Voter roots for job creation and development ahead of Senegal poll
22 February 2019 | 10:55 am
A Dakar hairdresser who works out of a road-side shack says he is tired of Africans being left behind and will vote for a president who can push the country into the 21st century and bring development, create jobs and provide social security for all.
Ivan Duque has issued an apology after police cadets were pictured dressed in Nazi-style uniforms as part of "cultural exchange." The head of the academy has been sacked.
Estonia's recently-elected president is urging caution over the situation at Belarus's borders with the European Union. Thousands of migrants hoping to enter the EU and claim asylum there, mainly from the Middle East, are camped at the borders. Asked by FRANCE 24 how dangerous he judges the tensions to be, Alar Karis said: "I think it's a threat. It's a border of the EU and of a NATO state. We should be very careful and cautious about what's going on Of course the sad thing is that there are innocent people in between that they are using as a shield."
The US embassy said it was "deeply concerned" that Bulgaria's reelected president said Crimea was "currently Russian." In a statement, the embassy said the EU and NATO "have all been clear" that "Crimea is Ukraine."
United Arab Emirates General Ahmed Naser al-Raisi has criminal complaints against him in five countries. The decision was announced amid the global law enforcement agency's annual gathering in Istanbul.
President Buhari meets security chiefs, orders increased surveillance on Abuja-Kaduna road and more
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The world is worried about the new COVID-19 omicron variant, first detected in South Africa. Many countries have imposed travel bans. In South Africa itself, people fear the restrictions more than the virus.
Opposition leader and former president Mikheil Saakashvili says charges against him for his role in suppressing a 2007 protest are "trumped up." Amnesty International called his arrest "political revenge."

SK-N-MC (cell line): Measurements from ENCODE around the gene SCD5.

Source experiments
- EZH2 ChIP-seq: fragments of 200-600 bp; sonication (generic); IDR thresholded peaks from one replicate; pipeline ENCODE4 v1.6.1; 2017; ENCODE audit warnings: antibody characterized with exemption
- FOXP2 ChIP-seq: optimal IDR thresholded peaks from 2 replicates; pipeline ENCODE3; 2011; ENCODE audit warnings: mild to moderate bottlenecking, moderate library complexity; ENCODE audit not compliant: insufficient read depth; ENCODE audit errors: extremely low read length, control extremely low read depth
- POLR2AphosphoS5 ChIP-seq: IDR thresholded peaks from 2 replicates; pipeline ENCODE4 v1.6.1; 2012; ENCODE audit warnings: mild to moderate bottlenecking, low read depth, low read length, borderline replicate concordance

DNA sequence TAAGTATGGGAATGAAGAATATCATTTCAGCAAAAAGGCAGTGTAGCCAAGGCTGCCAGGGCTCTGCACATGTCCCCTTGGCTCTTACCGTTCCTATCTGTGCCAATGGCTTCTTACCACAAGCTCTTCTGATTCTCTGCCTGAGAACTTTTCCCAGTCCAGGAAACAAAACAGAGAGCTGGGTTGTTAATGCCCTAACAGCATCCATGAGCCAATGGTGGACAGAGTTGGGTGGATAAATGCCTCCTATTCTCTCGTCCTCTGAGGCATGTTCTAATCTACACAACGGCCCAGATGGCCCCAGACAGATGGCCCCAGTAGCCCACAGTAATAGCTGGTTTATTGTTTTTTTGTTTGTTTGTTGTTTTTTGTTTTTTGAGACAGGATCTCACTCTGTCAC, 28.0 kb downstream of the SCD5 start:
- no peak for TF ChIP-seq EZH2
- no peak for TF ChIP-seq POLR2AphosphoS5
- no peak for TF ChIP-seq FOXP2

President Muhammadu Buhari on Wednesday hosted his South African counterpart, Cyril Ramaphosa, in the Presidential Villa Abuja. The South African President who is accompanied by a delegation of ministers and business leaders is on a state visit expected to reinforce South Africa’s bilateral relations with Nigeria as well as strengthen partnerships directed at African development and cooperation in multilateral forums.
Gambian President Adama Barrow has comfortably won re-election, the electoral commission said on Sunday, though he may face a legal challenge from opposition candidates who rejected the results because of unspecified irregularities. Barrow received around 53% of Saturday's vote, far outstripping his nearest rival, political veteran Ousainou Darboe, who won about 28 percent.
Chinese private investment in Uganda is growing while Westerners are losing appetite to put money to work in the country, President Yoweri Museveni told Reuters, pledging to step up efforts to tackle corruption which has made slow progress. Museveni, in power since 1986 and one of Africa's longest-serving leaders, said Uganda was working to sign a number of deals with Chinese private sector lenders in sectors from agro- and fertilizer-processing, minerals processing or textiles.